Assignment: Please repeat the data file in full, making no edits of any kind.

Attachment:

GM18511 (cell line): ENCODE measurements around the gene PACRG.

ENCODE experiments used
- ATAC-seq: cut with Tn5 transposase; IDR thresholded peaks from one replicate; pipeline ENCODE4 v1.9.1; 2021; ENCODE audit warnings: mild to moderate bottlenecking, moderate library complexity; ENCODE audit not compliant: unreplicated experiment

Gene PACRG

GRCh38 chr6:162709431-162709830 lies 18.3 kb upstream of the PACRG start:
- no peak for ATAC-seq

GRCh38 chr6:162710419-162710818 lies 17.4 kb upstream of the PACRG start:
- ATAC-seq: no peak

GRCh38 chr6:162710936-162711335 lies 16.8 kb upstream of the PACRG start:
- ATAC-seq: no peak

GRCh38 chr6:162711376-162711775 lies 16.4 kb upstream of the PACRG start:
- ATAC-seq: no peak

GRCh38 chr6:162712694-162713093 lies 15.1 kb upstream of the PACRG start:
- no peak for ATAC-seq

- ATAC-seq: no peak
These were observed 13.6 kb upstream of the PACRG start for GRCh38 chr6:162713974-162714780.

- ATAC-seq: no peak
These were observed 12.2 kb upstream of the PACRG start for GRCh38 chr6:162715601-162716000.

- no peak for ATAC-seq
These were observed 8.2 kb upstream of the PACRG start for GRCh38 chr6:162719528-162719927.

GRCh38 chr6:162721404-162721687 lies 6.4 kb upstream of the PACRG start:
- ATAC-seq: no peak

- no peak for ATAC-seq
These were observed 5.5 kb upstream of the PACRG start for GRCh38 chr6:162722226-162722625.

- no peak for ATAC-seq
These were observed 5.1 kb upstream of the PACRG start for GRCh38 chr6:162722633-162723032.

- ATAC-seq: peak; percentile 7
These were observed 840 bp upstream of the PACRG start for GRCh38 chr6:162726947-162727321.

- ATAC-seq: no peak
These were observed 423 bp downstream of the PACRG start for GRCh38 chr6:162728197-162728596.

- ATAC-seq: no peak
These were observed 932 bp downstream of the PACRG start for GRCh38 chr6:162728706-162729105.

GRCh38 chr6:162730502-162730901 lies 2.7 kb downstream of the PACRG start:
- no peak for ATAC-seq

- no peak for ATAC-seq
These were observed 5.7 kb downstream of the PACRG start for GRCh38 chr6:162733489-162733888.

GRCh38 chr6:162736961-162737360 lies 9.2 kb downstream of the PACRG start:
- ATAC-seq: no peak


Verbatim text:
GM18511 (cell line): ENCODE measurements around the gene PACRG.

ENCODE experiments used
- ATAC-seq: cut with Tn5 transposase; IDR thresholded peaks from one replicate; pipeline ENCODE4 v1.9.1; 2021; ENCODE audit warnings: mild to moderate bottlenecking, moderate library complexity; ENCODE audit not compliant: unreplicated experiment

Gene PACRG

GRCh38 chr6:162709431-162709830 lies 18.3 kb upstream of the PACRG start:
- no peak for ATAC-seq

GRCh38 chr6:162710419-162710818 lies 17.4 kb upstream of the PACRG start:
- ATAC-seq: no peak

GRCh38 chr6:162710936-162711335 lies 16.8 kb upstream of the PACRG start:
- ATAC-seq: no peak

GRCh38 chr6:162711376-162711775 lies 16.4 kb upstream of the PACRG start:
- ATAC-seq: no peak

GRCh38 chr6:162712694-162713093 lies 15.1 kb upstream of the PACRG start:
- no peak for ATAC-seq

- ATAC-seq: no peak
These were observed 13.6 kb upstream of the PACRG start for GRCh38 chr6:162713974-162714780.

- ATAC-seq: no peak
These were observed 12.2 kb upstream of the PACRG start for GRCh38 chr6:162715601-162716000.

- no peak for ATAC-seq
These were observed 8.2 kb upstream of the PACRG start for GRCh38 chr6:162719528-162719927.

GRCh38 chr6:162721404-162721687 lies 6.4 kb upstream of the PACRG start:
- ATAC-seq: no peak

- no peak for ATAC-seq
These were observed 5.5 kb upstream of the PACRG start for GRCh38 chr6:162722226-162722625.

- no peak for ATAC-seq
These were observed 5.1 kb upstream of the PACRG start for GRCh38 chr6:162722633-162723032.

- ATAC-seq: peak; percentile 7
These were observed 840 bp upstream of the PACRG start for GRCh38 chr6:162726947-162727321.

- ATAC-seq: no peak
These were observed 423 bp downstream of the PACRG start for GRCh38 chr6:162728197-162728596.

- ATAC-seq: no peak
These were observed 932 bp downstream of the PACRG start for GRCh38 chr6:162728706-162729105.

GRCh38 chr6:162730502-162730901 lies 2.7 kb downstream of the PACRG start:
- no peak for ATAC-seq

- no peak for ATAC-seq
These were observed 5.7 kb downstream of the PACRG start for GRCh38 chr6:162733489-162733888.

GRCh38 chr6:162736961-162737360 lies 9.2 kb downstream of the PACRG start:
- ATAC-seq: no peak